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Researchers at the University of Typingen and the German Center for Disease Research (DZIF) have made a significant step in decrypting muscular-resistant microorganisms. The team led by Professor Andreas Peshel and Professor Tilo Stellet could explain the structure and function of a previously unknown protein, by which fearful pathogens such as Staphylococcus aureus protect from the human immune system and with a cloak of invisibility. The study was published in Nature magazine on Wednesday.
Bacterial infections such as Staphylococcus aureus cause numerous deaths worldwide. Especially fears in hospitals are species resistant to antibiotic methicillin, Staphylococcus aureus strains or MRSA for short. According to a study published in early November, in the EU, only 670,000 pathogens resist multidrug in 2015. 33,000 patients died.
As a rule, our immune system manages well pathogens, such as bacteria or viruses. In some bacteria, however, defense strategies of the human body fail, especially in immunocompromised patients. Unfortunately, antibiotics are ineffective against resistant pathogens. Effective antibiotics for replacement and protective MRSA vaccine are still not visible. Accurate understanding of defense mechanisms can allow new therapies against bacteria.
Researchers at the University of Tübingen have now described how MRSA bacteria are invisible to the immune system. They could show that many of the most commonly used microorganisms MRSA have acquired a previously unknown protein, which means that pathogens are not already recognized by immune system antibodies. Scientists from Tibingen gave the protein named TarP (short for ribino-ribatol from teichoic acid).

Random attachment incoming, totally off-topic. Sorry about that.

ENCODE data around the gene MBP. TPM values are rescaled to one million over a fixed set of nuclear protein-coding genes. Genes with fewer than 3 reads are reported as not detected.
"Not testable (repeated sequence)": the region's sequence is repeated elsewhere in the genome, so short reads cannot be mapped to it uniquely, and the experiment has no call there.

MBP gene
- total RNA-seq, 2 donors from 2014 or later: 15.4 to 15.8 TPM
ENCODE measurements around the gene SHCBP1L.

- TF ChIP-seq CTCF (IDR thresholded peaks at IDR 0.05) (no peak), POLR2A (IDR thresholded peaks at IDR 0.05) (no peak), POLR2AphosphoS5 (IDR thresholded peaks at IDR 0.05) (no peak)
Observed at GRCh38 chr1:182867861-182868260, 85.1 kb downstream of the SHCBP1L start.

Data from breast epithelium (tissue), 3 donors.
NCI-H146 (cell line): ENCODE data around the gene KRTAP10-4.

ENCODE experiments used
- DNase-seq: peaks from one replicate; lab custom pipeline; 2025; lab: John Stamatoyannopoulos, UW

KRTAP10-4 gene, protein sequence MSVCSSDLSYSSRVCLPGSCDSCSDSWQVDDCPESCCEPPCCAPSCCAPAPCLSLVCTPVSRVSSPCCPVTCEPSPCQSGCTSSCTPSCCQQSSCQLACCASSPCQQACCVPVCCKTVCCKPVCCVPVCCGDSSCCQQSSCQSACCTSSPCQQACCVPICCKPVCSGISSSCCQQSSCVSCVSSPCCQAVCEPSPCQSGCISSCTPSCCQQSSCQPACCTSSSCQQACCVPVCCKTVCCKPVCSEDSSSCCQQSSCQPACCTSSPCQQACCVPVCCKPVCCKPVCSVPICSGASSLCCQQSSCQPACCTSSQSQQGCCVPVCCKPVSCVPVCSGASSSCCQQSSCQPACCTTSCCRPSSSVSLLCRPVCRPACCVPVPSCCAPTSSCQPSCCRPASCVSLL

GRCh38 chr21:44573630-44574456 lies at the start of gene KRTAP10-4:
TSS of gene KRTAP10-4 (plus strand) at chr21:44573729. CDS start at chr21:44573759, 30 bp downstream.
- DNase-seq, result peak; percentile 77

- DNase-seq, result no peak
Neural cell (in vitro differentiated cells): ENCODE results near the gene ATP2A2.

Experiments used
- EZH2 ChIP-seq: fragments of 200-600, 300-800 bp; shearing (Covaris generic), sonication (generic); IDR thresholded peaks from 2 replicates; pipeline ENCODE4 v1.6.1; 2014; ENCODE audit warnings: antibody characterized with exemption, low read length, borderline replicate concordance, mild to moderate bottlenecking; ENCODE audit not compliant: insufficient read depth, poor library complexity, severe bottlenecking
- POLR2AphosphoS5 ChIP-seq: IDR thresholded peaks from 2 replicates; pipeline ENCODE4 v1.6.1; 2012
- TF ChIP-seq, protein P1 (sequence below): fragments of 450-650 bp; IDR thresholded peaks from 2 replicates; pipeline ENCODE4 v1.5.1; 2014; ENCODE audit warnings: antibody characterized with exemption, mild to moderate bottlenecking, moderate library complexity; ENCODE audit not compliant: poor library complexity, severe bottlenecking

"TarP changes the pattern of sugar molecules on the surface of the pathogen in a way that has never been seen before," said Professor Andreas Peshel of the Intercultural Institute of Microbiology and Infectious Medicine at the University of Typingen. "This means that the immune system can not produce antibodies to the most important MRSA antigen, dicofiallic acid". The immune system is not just "blind". It also loses the most important weapon against the pathogen.
Reproduced from phages
Researchers from Tubingen suggest that the bacterial cloak of invisibility is the result of a conflict between pathogens and their natural enemies, the so-called phages. Bacteriophage is a class of viruses that attack bacteria, uses them as a host cell and feeds on them. In this case, phage apparently reprogrammed its host using TarP protein, which changes the surface of the bacterium.
The first authors of the work, David Gerlach and Yinglang Guo, managed to clarify the mechanism and structure of TarP. "Now we understand in detail how the protein works at the molecular level as an enzyme," said Gerlach. Structural-functional analysis of TarP is an excellent basis for the development of new active substances that block TarP and make the pathogen recognized for the immune system. Particularly important for the success of this work was an interdisciplinary approach, involving other scientists from Denmark, Germany, Great Britain, Italy, the Netherlands and South Korea.
"The discovery of TarP came as a surprise to us. It very well explains why the immune system often has no chance against MRSA," said Professor Tilo Sztel from the Institute of Biochemistry at the Intercultural University. "The results obtained will help us develop better therapies and vaccines against pathogens." Peshel referred to the recently approved Tibingen Cluster of Excellence "Controlling Microbes to Fight Infections" and a close involvement in the German Center for Infectious Research: "This excellent networking will help us further the research of MRSA and TarP."
High resolution image at http://www.pressefotos.uni-tuebingen.de/2018-11-19_Staphylococcus aureus.zip
Note the source!
Prof. Dr. Andreas Peshel
University of Tübingen
Intercultural Institute for Microbiology and Infectious Medicine
Phone +49 7071 29-78855
Prof. Dr. Tilo Stell
University of Tübingen
Intercultural Institute for Biochemistry
Phone +49 7071 29-73043
Gerlach, Guo et al, 2018, glycosylation of the cell wall of the cell wall of Staphylococcus aureus, methicillin-resistant, to avoid immunity. Nature, DOI: 10.1038 / s41586-018-0730-x (Available only after the expiration date: Wednesday, November 21, 2018, 19:00 CET)